CLIMATE SPECTATOR: Solar's battle of attrition

It is no secret that solar manufacturers are having a tough time of it and while 2013 may offer little respite, 2014 could usher in a return to profits... for those that make it.

Climate Spectator

Solar manufacturers will soon glimpse rays of light at the end of the dark tunnel they have traversed in recent years, according to a leading solar analyst. The catch is they have to get through 2013, a year that will be one of attrition.


With prices falling by around 80 per cent in the last few years, margins have been slashed and many firms have been left on life support. The falls have shown no sign of ending just yet, but according to SolarBuzz, in its latest quarterly report, major changes in the competitive landscape should ensure greater pricing stability come 2014.

Before then however, corporate casualties will rise. The fall in market participants will enable market share gains for the leaders in the sector and decrease pricing competition.

"The increasing globalisation of PV demand continues to soften quarterly demand swings,” Michael Barker, analyst at NPD Solarbuzz, said. "This will soon allow production and shipment forecasts to be planned with increased certainty. However, in the short-term, margins continue to be under pressure until the market rationalises at an appropriate supply/demand balance.”

Reality Check

Third quarter results highlighted the financial depths from which the solar PV sector must recover. Leading PV module manufacturers in the quarter faced increasing inventory levels (from 66 to 79 days outstanding) and declining shipments (down 7 per cent), to go with lower prices. The end result was a sea of red, downward revisions to fourth quarter sales forecasts and plenty of analyst downgrades. The only players to turn a profit had shifted focus further down the supply chain and were reaping success through more active participation in the development of large-scale PV projects.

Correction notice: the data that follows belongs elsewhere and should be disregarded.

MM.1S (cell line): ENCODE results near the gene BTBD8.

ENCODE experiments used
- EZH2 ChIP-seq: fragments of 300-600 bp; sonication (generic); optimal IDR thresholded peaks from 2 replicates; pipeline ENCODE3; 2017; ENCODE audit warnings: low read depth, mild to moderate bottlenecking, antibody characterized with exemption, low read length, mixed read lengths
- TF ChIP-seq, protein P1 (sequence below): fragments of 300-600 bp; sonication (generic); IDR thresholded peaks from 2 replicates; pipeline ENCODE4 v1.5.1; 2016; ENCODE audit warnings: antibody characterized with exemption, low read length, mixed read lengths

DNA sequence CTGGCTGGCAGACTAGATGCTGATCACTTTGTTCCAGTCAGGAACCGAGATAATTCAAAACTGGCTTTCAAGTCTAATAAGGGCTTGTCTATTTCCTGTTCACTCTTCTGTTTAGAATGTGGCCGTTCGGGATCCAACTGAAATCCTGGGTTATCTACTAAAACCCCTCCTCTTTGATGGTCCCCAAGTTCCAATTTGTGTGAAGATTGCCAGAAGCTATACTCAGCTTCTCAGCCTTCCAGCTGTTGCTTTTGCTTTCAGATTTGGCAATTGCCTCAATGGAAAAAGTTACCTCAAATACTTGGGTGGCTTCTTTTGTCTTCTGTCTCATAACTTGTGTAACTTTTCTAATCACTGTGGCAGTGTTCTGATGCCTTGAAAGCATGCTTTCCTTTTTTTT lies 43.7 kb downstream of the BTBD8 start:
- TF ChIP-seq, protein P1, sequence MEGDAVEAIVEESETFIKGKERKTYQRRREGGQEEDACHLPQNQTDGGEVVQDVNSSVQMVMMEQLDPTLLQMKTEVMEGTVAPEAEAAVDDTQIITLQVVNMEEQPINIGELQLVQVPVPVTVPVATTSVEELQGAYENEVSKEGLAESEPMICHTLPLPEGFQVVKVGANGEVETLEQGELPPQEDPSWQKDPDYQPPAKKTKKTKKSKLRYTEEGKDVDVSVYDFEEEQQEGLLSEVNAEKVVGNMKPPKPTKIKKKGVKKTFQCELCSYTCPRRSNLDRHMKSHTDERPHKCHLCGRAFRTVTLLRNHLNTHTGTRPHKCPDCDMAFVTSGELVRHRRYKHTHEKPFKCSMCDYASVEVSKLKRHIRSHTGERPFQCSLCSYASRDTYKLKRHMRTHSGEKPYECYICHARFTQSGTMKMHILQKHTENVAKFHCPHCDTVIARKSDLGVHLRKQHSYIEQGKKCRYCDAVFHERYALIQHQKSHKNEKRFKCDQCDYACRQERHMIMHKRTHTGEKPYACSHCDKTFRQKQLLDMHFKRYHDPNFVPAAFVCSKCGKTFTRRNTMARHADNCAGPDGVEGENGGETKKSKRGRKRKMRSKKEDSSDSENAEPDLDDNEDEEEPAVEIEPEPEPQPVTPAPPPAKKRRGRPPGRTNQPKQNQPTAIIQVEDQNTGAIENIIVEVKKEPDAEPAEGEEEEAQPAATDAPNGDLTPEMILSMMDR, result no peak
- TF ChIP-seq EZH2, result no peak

The lift in inventory levels has been a direct result of inflated demand expectations, with firms hoping the traditional second-half boom in orders would eventuate. It hasn't; at least not yet. Full-year shipment growth has consequently been amended to around half that expected six months ago.

"Although the fourth quarter will provide a significant boost in end-market demand, it is unlikely to match the record levels seen during 2011 when year-end demand resulted in over 10 GW of PV modules being consumed in a single quarter,” Barker said.

Instead, demand is forecast to reach 8.5-9.5 GW in the quarter, leaving 2012 to fall just short of 30 GW, according to NPD SolarBuzz.

Figure 1: Global PV Module Production, Shipment and Demand Q3’12 - Q3’13


Source: Q3 NPD Solarbuzz Quarterly

Market share gains key in 2013

The report contends that increased consolidation and liquidation of lower-tier manufacturers will occur next year, leaving the industry less competitive than it has been for several years. Such a circumstance will slow the price declines in modules

The major change from this year will be the origin of the bankruptcies. In 2011 and ‘12, it has largely been European and US firms going under. In 2013, expect tier-2 and tier-3 Chinese firms to make the calls to liquidators.

While China has previously stepped in to prop up its solar sector, reports yesterday suggested Beijing has now set its sights on saving its top 12 solar firms only, likely leaving the rest to fall by the wayside or get gobbled up by their larger competitors.

"(Industry) restructuring will bring much needed stability to the PV industry in 2013, including reduced pressure on ASP declines, breathing space for manufacturers to focus on cost reduction, and gross margin recovery,” Barker says.

"With reduced competition in the market, leading module providers will be afforded greater access to downstream sales channels, allowing them to align production and shipment forecasts.”

For solar manufacturers, 2014 can’t come quick enough.


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